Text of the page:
Tuesday, October 21, 2014

An Introduction to the Demons According to Indian Culture

There is a reason I chose Indian and not Hinduism as an appropriate title. When I say Indian, it gives me the freedom to talk about demonic myths of numerous varieties. I can speak of spirits that might be not only demons classified as Vetalas, Bhutas, Pishachas, Rakshasas, Asuras etc., but also Prets, Betaals, Dainees, and chudels. These too are often also taken as demons. Many urban legends are inspired by these demons.

Demons in Hindu Mythology: If I have to do a random survey asking questions about hindu mythology, most of them might very well give me correct answers which is good but if ask the source of their knowledge it would definitely be movies and televisions. There will be few like me whose source might be internet. If I ask what is the difference between a Rakshasa and Asura or difference between Daitya or Danava? Most of them will say that they are one and the same, just known to us by different names. Heck! you too are thinking that what's the difference? they are same.

I wouldn't say you're completely wrong, they all are bad news. Our Vedics and Puranic stories have explained each of these demons quiet elaborately. The problem is that there is no one book of Veda or a Purana, there are many and Ramayana and Mahabharata goes without saying are epics. These holy pieces of literature describe rakshasa, asura, daitya, danava etc., very differently.

Rakshasa: These are usually depicted as the ones with a huge body structure. Red eyes, fangs protruding down from the top of the mouth, big mustached face as well as sharp, claw-like fingernails. Most renowned rakshasas from the mythologicals scripts are Ravana, often known as Rakshasraj (King of rakshasas). Kumbhakarna, Bakasur, Jatasur, Kirmira, Ghatotkacha, Hidimba Hidimb.

Asura: Asura according to what I understand is rather a concept than a being. Different puranas will tell different stories of their origins, but so far as my idea of asura goes, it is anybody who has the following negative qualities such as pride, arrogance, conceit, anger, harshness, and ignorance instilled in themselves is an Asura. In some texts Asura is also synonymous with "powerful" or "mighty". So even vedic gods and deities are too described as asuras.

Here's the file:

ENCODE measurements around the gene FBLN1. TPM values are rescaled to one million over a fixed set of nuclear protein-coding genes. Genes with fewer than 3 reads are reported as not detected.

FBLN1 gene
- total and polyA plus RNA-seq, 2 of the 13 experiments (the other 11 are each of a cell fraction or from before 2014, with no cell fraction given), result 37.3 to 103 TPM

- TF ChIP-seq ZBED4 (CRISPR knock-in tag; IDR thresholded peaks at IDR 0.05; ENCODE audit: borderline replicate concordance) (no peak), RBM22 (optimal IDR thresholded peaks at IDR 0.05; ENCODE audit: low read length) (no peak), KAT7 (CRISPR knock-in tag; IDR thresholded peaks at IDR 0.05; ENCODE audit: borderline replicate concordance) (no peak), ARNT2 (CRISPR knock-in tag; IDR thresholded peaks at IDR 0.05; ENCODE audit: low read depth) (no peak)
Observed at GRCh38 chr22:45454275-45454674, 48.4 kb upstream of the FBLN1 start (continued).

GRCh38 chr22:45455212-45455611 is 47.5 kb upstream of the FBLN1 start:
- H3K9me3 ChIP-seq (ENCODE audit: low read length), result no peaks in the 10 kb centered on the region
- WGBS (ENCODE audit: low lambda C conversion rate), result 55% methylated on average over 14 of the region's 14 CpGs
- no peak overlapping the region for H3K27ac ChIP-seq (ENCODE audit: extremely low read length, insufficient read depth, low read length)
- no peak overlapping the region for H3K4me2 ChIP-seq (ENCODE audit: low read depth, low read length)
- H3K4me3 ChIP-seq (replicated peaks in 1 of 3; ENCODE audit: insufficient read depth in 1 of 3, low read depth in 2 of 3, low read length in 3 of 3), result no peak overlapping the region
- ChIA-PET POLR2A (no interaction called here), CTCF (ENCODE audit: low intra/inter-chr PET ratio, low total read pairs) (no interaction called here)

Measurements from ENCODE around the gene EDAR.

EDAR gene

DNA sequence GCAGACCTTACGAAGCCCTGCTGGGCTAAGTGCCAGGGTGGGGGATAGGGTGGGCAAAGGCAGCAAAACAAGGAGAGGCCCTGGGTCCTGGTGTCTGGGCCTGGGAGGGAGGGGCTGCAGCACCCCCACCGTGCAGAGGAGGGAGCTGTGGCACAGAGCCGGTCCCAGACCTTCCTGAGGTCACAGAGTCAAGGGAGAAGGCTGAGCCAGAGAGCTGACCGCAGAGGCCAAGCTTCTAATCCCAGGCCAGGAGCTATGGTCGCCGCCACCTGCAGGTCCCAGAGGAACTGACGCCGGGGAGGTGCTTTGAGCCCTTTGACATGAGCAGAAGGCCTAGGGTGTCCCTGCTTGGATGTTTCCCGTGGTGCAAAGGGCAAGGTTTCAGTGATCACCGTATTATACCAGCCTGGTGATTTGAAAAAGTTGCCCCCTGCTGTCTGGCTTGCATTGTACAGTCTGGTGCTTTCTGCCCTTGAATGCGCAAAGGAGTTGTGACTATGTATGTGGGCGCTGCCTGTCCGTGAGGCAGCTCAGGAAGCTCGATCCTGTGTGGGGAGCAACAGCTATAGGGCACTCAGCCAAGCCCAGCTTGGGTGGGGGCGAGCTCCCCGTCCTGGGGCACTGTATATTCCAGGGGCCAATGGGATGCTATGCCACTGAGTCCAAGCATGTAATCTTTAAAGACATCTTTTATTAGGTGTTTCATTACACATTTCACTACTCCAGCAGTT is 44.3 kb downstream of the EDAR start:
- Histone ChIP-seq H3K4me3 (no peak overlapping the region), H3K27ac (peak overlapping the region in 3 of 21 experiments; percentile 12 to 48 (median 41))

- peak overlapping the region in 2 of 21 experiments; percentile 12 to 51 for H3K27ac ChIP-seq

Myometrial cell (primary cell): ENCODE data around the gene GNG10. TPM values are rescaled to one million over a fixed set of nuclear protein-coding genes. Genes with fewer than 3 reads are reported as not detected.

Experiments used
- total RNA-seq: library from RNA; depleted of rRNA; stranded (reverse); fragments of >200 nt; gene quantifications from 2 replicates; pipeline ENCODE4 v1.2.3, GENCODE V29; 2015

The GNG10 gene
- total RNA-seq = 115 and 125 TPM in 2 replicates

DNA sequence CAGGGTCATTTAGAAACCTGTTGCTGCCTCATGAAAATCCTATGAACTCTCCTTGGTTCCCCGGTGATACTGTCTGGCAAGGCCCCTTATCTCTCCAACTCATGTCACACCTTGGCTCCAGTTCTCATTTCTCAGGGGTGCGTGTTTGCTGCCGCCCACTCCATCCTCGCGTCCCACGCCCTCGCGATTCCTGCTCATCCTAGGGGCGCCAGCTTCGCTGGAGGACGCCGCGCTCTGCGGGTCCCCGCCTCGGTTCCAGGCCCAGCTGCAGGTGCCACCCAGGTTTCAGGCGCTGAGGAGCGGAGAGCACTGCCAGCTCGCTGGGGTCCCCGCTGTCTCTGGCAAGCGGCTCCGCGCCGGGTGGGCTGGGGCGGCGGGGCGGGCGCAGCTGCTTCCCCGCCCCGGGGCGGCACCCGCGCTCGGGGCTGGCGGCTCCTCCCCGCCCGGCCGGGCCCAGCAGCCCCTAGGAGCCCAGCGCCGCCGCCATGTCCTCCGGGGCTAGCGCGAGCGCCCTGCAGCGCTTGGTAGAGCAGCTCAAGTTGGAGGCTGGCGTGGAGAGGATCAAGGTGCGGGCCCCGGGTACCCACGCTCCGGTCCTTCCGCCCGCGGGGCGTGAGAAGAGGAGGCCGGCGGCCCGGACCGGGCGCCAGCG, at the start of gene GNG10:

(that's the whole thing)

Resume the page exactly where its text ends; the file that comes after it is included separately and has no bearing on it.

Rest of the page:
Daitya and Danava: During my research one name kept popping up everywhere "Kashyapa". The story of Kashyapa was different in different books though. Kashyapa is portrayed as the father of both, devas and asuras. In one of the Puranas, Kashyapa was married to many women among them were Aditi, Diti and Danu and his sons with Danu were Danavas, with Diti are the Daityas and with Aditi are the Adityas, who are considered Devas and are also called Suras.

Pishach: Pishach are most often taken as the demonic ghost in hindu mythology. Some urban legends depict them as some demonic entity that can be summoned by mantras and tantras to do desired tasks of the summoner. Pishach are also known to have possessed human beings and alter their thoughts, hurt them in certain manner and the victims are afflicted with a variety of maladies, diseases and abnormalities like insanity.  Tantriks chanting mantras are supposed to cure such afflicted persons, and drive away the Pishach which may be possessing that particular human being. You may find this very similar to the christian method of exorcism.

Preta or Pretatma: Preta are nothing but the soul or ghost of the departed. According to Indian believes when a person dies their soul merges itself with the Paramatma (the Ultimate soul). But if the soul is unsatisfied in any way it either chooses the option of rebirth or keep wandering in the afterlife (bhatakti Atma). This atma or Preta or pretatma in this condition may find means to communicate with the living world and try to fulfill their unfinished business and in process may or may not hurt people in the living world. Not very different from the general concept of ghost folklore around the world.

Betaal: A ghostly character, most of the time to be found as a soul of old man. White long hair, white eyes, usually naked, is the generalized description of a Betaal. Betaals are found hanging upside down on old banyan trees. The most famous story in Indian folklore is the Story of "Vikram and Betaal".

Dainee or Chudel: Indian ghost stories cannot be complete without a Dainee or chudel as some may say. Chudel is a female ghost often described as a hideous creature with long sagging breasts and unkempt hair. Often, her feet are backward; her toes in the back and heel in the front. Their signature costume is a white saree. Her victims are always men. A chudel has the power of shape-shifting. She assumes the form of a beautiful young woman, with her head covered and carrying a lantern to charm any man and ultimately kill them.

If you come up with for name and types of Indian ghost please mention them in the comments.